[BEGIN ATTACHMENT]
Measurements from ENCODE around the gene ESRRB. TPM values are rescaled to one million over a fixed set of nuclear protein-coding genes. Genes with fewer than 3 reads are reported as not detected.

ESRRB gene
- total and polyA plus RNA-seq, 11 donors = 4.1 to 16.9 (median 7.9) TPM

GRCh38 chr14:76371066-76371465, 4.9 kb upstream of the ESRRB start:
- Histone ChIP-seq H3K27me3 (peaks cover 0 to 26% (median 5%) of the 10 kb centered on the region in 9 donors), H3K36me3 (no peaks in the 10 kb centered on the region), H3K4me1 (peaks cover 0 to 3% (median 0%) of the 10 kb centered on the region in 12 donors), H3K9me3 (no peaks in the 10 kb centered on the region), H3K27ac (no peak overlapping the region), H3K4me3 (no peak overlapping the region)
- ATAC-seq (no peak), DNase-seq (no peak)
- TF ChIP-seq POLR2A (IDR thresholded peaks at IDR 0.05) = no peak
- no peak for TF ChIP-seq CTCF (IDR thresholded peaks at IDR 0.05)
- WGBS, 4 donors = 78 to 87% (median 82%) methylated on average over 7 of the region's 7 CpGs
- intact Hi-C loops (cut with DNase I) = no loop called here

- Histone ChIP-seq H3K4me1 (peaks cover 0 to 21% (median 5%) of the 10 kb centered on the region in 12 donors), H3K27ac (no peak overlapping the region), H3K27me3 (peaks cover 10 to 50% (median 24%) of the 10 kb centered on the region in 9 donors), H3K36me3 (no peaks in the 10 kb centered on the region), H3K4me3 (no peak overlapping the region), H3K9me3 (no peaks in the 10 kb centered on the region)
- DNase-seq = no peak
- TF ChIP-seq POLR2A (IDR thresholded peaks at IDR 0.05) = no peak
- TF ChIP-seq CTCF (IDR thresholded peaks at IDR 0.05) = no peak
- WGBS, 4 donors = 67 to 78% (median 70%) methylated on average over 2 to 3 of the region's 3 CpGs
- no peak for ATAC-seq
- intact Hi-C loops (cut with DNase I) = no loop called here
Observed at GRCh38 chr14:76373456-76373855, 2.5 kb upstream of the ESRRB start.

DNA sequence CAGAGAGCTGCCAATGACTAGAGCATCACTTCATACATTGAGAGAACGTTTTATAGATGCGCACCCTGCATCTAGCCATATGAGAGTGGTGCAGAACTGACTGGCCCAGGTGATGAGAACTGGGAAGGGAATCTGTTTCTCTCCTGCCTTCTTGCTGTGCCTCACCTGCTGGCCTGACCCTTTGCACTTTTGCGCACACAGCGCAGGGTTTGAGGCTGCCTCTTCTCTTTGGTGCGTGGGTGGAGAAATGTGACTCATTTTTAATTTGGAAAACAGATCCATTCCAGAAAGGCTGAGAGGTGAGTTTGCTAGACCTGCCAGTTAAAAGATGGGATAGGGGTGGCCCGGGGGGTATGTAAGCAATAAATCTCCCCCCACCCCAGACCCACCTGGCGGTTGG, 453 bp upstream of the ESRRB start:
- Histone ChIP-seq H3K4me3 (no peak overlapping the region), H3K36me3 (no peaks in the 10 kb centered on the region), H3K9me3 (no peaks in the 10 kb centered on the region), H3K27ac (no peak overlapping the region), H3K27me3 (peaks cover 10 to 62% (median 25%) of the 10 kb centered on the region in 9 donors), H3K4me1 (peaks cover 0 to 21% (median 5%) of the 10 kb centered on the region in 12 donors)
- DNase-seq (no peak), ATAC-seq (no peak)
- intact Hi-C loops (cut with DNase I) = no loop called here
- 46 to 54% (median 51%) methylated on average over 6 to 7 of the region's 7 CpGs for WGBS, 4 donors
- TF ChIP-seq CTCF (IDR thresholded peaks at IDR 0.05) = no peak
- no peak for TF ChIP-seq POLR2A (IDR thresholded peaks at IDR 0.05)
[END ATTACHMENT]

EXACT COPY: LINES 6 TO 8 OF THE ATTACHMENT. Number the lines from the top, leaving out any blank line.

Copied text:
- ATAC-seq (no peak), DNase-seq (no peak)
- TF ChIP-seq POLR2A (IDR thresholded peaks at IDR 0.05) = no peak
- no peak for TF ChIP-seq CTCF (IDR thresholded peaks at IDR 0.05)